Reports suggest that the White House communications team has attempted to screen questions for press secretary Jen Psaki in advance of daily briefings, according to Fox News.
Spectator USA editor Amber Athey says that she never experienced anything resembling what Biden’s communications staff has been accused of.
“The Trump administration certainly never asked me for questions in advance and I suspect there would have been universal outrage from reporters if they had done so,” Athey said.
“This is a totally normal procedure if you live in a banana republic, it’s absolutely unheard of in this country,” conservative strategist Chris Barron said.
“Our goal is to make the daily briefing as useful and informative as possible for both reporters and the public. Part of meeting that objective means regularly engaging with the reporters who will be in the briefing room to understand how the White House can be most helpful in getting them the information they need. That two-way conversation is an important part of keeping the American people updated about how government is serving them,” the White House spokesperson said.
“The White House press office needs to balance this matter carefully. It does make sense, on one level, for the press secretary to be prepared in advance to best respond to topics on reporters’ minds. On the other hand, gathering questions in advance could well appear to veteran reporters that press secretary Psaki is pre-screening questions or pre-preparing spin,” McCall told Fox News.
“Every press briefing is a risk situation for the White House and Psaki should, indeed, want to be responsive and prepared for reporter questions. The key here, it seems, is whether this process is being used to stage the briefings or simply to prepare for them.”
McCall feels it would be excusable if reporters are asked for questions in advance “merely as a way to get a heads-up and gather information in advance” for the purpose of providing responsive answers.
“If, however, the process is designed to duck the tough questions or prepare rhetorical cover, then the risk factor is eliminated and the pressers look staged,” McCall said. “The White House press corps should expect that they be allowed to ask questions that have not been screened in advance. That’s partly because reporters don’t always want to signal in advance what questions they want to ask, and partly because the ebb and flow of any presser creates opportunities for impromptu questions that would not have seemed obvious in advance.”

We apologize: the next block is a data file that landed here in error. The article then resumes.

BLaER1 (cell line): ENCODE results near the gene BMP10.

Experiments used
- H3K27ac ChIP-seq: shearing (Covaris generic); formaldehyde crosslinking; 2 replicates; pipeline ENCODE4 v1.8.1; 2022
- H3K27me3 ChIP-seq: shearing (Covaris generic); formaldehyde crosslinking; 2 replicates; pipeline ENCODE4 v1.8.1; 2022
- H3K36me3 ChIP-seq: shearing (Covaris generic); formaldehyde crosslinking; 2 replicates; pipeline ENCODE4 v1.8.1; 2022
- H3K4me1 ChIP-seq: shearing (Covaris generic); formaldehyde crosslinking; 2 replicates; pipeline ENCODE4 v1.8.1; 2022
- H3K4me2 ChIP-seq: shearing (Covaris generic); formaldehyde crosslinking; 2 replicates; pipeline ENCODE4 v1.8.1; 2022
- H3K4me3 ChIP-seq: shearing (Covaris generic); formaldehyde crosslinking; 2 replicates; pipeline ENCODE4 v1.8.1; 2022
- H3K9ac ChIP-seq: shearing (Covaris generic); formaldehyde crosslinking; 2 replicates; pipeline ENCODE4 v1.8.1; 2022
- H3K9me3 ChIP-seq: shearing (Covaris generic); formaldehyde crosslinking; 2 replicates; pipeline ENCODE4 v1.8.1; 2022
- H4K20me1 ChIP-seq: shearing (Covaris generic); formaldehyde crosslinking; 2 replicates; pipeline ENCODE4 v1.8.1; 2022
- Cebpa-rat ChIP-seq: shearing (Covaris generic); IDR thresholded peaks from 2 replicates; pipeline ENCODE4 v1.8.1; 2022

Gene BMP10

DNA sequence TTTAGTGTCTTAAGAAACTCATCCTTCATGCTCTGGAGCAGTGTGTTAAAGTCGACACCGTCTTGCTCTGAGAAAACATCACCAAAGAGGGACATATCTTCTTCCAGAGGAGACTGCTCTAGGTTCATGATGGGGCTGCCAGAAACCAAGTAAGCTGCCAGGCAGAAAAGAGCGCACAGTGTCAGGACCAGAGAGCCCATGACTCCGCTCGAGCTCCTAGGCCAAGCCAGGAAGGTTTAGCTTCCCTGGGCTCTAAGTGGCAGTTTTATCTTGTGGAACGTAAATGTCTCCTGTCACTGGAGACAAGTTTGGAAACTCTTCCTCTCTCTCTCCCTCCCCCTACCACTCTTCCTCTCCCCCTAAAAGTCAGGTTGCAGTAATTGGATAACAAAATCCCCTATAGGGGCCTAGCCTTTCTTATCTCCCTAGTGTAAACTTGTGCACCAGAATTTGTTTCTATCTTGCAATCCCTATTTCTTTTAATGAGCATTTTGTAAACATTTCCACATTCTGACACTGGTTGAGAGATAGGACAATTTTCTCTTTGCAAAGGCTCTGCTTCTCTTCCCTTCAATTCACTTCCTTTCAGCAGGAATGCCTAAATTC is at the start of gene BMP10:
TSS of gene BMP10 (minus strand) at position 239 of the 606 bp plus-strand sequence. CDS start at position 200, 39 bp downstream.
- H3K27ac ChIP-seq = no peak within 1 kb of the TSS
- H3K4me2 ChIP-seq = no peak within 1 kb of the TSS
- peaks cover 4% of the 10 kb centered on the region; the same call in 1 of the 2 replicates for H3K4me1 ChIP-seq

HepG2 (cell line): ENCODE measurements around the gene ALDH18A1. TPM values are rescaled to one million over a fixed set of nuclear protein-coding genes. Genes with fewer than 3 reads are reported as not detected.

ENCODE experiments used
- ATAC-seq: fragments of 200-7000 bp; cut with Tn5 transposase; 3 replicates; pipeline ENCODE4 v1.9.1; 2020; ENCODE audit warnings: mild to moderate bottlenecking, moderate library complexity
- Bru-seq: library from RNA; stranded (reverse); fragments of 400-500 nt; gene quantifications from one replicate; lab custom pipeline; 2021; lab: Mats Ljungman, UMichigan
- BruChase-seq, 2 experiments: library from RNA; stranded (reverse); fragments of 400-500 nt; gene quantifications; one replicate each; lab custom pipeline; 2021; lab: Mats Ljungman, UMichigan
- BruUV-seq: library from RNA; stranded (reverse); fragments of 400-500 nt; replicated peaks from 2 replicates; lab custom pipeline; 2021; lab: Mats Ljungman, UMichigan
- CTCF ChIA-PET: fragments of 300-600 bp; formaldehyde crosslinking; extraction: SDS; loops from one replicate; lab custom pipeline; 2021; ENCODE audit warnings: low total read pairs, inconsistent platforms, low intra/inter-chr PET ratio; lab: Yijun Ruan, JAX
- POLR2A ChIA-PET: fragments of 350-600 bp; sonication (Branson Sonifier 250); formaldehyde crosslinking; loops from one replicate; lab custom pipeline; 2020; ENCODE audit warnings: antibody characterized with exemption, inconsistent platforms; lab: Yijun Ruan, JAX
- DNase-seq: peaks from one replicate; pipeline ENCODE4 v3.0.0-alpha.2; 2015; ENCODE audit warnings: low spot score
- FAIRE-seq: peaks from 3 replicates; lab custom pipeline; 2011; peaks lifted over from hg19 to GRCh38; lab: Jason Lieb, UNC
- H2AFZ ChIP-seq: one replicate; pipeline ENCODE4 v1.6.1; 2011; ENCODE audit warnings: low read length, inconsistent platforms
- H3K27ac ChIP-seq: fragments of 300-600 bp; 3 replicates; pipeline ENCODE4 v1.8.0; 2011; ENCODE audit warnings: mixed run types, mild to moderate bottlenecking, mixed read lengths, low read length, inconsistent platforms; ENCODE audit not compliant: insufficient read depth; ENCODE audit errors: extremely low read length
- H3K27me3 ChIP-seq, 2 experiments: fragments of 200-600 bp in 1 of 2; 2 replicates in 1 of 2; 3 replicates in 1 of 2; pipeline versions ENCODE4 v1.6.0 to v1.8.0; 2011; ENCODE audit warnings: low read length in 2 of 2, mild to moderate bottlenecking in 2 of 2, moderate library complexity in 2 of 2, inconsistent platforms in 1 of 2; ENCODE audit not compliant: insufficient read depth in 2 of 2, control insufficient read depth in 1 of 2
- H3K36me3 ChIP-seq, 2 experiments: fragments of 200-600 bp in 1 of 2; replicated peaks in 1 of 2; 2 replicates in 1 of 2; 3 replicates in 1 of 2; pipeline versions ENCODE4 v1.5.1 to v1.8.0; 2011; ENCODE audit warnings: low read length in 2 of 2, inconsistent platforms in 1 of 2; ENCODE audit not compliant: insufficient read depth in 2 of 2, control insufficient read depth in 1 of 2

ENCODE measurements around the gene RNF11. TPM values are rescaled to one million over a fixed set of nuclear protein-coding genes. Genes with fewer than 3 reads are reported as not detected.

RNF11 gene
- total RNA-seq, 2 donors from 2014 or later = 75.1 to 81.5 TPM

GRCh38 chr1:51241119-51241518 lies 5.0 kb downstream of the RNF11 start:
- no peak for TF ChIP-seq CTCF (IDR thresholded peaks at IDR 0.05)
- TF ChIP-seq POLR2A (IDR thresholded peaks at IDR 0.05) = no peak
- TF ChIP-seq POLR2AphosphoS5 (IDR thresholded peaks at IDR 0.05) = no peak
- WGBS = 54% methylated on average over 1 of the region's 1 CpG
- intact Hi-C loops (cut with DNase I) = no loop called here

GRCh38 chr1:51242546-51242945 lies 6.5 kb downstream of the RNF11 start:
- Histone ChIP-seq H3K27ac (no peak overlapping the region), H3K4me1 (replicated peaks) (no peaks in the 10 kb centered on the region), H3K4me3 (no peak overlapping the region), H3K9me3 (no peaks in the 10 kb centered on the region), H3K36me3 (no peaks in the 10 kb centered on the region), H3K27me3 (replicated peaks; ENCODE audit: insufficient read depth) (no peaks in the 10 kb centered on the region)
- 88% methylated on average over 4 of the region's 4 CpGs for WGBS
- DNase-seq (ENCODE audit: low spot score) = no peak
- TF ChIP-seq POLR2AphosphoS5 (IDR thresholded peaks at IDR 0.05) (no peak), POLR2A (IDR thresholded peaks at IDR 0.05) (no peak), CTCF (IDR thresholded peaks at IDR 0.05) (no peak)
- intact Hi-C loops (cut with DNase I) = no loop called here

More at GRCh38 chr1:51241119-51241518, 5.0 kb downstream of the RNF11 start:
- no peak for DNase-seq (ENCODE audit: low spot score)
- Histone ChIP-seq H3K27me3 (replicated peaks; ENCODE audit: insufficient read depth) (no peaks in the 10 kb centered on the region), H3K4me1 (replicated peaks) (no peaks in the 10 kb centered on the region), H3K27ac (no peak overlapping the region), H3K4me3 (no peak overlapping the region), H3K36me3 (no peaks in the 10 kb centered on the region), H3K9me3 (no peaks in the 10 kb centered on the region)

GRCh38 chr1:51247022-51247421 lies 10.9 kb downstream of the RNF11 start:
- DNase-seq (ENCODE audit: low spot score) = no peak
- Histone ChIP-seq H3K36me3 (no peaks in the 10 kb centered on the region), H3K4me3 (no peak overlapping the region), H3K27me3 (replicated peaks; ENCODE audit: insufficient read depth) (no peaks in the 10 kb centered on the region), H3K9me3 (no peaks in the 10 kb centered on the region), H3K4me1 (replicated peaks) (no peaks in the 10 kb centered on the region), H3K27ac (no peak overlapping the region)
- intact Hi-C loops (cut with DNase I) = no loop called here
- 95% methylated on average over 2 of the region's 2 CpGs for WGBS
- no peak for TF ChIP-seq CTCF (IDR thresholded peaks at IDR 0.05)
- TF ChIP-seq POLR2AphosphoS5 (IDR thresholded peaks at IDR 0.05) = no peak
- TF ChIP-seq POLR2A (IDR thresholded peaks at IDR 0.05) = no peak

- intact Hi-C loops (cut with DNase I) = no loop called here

“The left demands 100 percent loyalty from the press, not the 99 percent they already get,” Gainor told Fox News.
“In this case, Jen Psaki needs all the help she can get,” Gainor continued. “It’s obvious she’s minor league even in the game of softball the press corps is playing with Team Biden.”
“It just feels very tightly controlled,” Reid said at the time. “This sounds like a very tightly controlled audience and a list of questions. Why do it that way? Why not open it up to the public?”
“When the Obama administration did that in 2009, at least they waited until mid-year,” Gainor said, noting that he doesn’t expect anyone to complain the way Reid and Thomas did over a decade ago.
“In today’s cancel culture, journalists don’t dare be open in their criticism, so that’s why this story is all whispers,” Gainor said.
From Fox News:
Media Research Center vice president Dan Gainor believes most White House reporters go easy on Biden and his team already, but knowing questions in advance is another way the administration could benefit from a cozy relationship with the media.
Back in 2009, then-CBS News White House Correspondent Chip Reid and columnist Helen Thomas got into a heated confrontation with then-press secretary Robert Gibbs when it was revealed that President Obama’s White House selected questioned for an online town hall.
Thomas chimed in, “I’m amazed at you people who call for openness and transparency.”
Gainor feels Biden’s White House “tried to fix the game” quicker than the last Democratic administration.
The White House Correspondents’ Association did not immediately respond to a request for comment.